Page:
After five years as closer for the Chicago White Sox, Bobby Jenks will change his sock colors and head to Boston after signing a 2-year, $12M contract that is as close as Theo Epstein can be expected to come to a reluctant acknowledgement of the overinflated relief-pitching market at the moment. Despite a mediocre 2010 ERA, Jenks’ peripherals remained very strong with a 10.42 K/9, 3.08 BB/9 and 2.62 xFIP. Boasting a career 3.16 FIP and 3.24 xFIP, Jenks is arguably one of the more underrated relievers in MLB today. Barring injury, Jenks should be a strong candidate to rebound to his excellent career standards during his age-30 and 31 seasons in Boston.
Jenks excels at the five core skills of elite relievers, or pitchers in general for that matter: power stuff, strikeout ability, avoiding walks, inducing ground balls, and suppressing home runs. Jenks features a high-octane fastball as his bread and butter pitch (94.8 MPH average velocity in 2010, according to TexasLeaguers), along with a slider, curve, and change; both the change and slider induced significantly above-average whiff rates in 2010. He displays both excellent strikeout ability and control with a career 8.8 K/9 and 2.9 BB/9, in addition to an elite 1.99 career GB/FB ratio and an utterly Derek Lowe-esque 2.80 last year. Finally, Jenks has shown himself quite adept at keeping the ball in the park; with the exception of an outlier 2009 where he posted a gargantuan 17.0% HR/FB rate, Jenks has never given up more than 5 HR in a season. In three of his five seasons as Chicago’s closer, including 2010, he gave up 3 HR or less. Lastly, Jenks displays no worrisome platoon splits, carrying a career K9/BB9/xFIP of 9.33/3.23/3.14 against lefties and 8.36/2.63/3.32 against righties.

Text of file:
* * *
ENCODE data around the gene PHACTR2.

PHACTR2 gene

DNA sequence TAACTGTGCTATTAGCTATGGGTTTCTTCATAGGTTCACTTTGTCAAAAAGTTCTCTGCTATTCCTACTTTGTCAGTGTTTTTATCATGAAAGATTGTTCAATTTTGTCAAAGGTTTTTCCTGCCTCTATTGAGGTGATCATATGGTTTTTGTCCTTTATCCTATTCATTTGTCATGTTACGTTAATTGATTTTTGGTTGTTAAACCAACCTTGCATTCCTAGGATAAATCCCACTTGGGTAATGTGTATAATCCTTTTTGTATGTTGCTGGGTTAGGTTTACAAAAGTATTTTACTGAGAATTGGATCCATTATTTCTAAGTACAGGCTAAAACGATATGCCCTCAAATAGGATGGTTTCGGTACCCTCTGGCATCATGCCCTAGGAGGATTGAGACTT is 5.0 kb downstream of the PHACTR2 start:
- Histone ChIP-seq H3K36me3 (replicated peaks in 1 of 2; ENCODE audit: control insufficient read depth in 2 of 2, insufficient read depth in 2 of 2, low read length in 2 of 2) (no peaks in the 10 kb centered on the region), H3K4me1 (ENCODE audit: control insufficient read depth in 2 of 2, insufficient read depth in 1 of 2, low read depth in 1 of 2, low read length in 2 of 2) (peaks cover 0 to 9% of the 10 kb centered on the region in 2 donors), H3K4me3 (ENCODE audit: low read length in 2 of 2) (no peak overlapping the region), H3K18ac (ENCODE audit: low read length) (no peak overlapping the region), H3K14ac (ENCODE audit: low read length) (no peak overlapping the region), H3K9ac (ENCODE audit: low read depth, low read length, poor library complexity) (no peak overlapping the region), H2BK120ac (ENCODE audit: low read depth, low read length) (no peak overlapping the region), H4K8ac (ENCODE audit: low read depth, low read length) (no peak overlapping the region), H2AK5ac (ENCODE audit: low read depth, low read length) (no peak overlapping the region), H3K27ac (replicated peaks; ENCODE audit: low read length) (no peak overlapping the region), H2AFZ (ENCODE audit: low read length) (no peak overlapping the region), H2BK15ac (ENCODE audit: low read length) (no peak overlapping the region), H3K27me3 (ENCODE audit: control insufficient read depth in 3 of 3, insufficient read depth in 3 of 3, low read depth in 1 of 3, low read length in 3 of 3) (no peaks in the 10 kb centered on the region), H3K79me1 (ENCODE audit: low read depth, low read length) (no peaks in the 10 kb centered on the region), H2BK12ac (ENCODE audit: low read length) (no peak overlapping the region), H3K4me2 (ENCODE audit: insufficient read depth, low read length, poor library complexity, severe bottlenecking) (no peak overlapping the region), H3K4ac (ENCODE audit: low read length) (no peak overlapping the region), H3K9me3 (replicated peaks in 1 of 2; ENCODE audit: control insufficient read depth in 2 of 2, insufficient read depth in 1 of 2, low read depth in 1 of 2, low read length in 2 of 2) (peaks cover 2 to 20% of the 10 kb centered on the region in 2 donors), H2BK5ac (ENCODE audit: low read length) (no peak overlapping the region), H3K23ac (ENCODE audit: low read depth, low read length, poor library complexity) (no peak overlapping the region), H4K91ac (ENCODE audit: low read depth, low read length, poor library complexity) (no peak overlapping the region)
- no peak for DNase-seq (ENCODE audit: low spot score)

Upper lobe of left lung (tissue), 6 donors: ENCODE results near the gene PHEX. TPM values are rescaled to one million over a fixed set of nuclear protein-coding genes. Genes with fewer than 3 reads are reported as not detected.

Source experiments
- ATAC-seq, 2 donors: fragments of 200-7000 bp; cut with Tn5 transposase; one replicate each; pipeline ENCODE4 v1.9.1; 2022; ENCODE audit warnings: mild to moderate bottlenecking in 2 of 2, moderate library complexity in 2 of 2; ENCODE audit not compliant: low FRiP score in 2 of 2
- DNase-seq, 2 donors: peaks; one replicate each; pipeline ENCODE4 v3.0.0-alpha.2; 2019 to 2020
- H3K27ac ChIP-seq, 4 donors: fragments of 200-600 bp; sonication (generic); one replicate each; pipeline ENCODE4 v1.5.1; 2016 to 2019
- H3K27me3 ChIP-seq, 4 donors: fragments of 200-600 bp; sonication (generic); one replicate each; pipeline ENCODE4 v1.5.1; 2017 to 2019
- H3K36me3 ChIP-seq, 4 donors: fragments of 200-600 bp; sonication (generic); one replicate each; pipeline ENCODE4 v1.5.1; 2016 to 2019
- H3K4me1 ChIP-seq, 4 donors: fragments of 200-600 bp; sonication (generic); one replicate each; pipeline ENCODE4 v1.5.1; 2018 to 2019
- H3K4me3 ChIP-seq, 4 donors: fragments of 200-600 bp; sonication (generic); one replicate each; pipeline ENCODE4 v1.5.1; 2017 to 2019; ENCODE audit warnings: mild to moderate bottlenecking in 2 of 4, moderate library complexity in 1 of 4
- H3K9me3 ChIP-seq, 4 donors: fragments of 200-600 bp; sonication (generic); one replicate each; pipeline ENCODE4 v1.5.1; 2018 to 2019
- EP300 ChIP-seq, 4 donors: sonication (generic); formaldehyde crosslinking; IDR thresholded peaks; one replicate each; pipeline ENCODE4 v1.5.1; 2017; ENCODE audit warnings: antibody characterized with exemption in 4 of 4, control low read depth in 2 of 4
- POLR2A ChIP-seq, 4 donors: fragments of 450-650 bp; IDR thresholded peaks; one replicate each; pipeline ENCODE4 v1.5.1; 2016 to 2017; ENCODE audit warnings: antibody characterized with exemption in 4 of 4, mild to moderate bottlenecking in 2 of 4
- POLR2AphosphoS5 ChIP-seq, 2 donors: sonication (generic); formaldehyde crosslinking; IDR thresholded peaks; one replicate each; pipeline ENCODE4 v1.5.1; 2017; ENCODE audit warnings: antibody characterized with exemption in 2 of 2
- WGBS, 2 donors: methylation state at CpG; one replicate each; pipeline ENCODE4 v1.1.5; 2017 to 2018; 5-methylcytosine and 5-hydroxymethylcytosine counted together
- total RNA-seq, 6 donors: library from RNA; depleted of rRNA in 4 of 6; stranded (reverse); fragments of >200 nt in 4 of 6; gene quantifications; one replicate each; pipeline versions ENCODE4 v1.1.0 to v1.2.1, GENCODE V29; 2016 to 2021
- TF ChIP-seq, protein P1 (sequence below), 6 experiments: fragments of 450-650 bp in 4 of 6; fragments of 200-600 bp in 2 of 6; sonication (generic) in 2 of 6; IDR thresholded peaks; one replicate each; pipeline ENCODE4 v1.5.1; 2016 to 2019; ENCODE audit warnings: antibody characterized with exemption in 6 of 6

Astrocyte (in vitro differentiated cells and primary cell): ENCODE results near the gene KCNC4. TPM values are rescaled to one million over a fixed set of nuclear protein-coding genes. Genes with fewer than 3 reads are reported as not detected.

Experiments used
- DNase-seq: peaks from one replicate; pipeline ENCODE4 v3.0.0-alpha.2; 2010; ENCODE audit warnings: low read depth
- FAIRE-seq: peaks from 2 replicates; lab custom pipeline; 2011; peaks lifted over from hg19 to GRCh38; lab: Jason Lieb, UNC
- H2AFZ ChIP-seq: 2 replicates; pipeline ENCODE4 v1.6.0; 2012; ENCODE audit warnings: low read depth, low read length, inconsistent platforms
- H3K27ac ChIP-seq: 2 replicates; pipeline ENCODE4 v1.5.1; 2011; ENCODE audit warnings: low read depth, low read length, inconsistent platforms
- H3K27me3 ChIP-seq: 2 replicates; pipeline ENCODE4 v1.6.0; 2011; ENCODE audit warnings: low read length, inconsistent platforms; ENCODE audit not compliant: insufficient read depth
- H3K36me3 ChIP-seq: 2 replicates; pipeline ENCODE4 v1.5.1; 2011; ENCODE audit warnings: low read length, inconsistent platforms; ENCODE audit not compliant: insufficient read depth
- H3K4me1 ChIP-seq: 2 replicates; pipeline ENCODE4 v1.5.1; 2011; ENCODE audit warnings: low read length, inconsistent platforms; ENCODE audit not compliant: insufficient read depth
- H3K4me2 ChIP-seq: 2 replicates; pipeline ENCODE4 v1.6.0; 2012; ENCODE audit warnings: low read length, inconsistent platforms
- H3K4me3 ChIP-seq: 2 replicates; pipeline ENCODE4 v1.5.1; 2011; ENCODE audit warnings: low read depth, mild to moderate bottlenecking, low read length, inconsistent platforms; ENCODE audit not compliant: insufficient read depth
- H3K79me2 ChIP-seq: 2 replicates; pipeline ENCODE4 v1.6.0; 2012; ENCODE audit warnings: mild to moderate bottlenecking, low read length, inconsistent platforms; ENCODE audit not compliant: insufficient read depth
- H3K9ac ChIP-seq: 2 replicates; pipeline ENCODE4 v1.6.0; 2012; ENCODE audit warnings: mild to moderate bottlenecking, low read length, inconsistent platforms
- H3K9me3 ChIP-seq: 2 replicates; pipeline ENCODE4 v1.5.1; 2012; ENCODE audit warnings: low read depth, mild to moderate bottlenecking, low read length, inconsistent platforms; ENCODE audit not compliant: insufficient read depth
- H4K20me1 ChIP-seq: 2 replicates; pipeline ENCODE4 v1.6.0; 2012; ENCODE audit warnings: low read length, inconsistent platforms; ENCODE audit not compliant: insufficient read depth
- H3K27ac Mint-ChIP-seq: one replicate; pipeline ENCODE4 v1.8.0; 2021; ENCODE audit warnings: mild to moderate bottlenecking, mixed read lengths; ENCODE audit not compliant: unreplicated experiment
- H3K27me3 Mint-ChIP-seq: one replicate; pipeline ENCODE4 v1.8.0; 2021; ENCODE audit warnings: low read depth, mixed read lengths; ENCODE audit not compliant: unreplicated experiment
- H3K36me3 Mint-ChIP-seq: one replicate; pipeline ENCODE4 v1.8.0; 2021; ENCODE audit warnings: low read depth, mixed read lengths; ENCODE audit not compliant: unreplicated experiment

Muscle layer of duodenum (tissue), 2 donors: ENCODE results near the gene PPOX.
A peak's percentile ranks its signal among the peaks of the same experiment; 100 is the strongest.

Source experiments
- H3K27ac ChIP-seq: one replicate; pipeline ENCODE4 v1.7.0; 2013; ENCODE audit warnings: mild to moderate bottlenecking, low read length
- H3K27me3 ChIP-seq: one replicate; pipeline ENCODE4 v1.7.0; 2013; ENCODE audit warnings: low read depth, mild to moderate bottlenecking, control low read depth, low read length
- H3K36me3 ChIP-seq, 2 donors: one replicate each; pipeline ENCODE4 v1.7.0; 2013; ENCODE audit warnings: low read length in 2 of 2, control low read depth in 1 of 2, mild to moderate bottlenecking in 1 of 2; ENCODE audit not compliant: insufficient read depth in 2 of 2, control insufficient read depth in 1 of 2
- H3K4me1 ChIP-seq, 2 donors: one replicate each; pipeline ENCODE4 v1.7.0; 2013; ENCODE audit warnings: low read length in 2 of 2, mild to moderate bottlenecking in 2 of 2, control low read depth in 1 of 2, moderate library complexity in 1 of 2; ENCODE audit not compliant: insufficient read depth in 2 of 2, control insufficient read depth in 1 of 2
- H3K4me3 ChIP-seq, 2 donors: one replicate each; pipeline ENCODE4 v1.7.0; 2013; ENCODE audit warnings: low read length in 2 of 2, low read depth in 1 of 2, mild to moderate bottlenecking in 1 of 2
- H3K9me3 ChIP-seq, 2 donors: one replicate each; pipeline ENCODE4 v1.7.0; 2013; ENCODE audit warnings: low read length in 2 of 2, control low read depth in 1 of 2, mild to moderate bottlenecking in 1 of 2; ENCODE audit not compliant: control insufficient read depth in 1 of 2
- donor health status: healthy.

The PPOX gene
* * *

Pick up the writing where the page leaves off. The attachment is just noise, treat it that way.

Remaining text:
Any contending team would be glad to have Jenks’s skill set in their bullpen as a closer, much less as a power setup man. A Jenks-Bard-Papelbon trio is a set of three high-powered arms who could all close for virtually any other MLB team, and who will all call the Red Sox bullpen home in 2011. If all three perform to their career standards, there is a strong chance that the Boston relief corps will turn out to be the three-man late game steamroller that Eric Gagne was expected to form with Hideki Okajima and Papelbon in 2007. For the sake of Terry Francona’s blood pressure, let’s hope this time turns out better.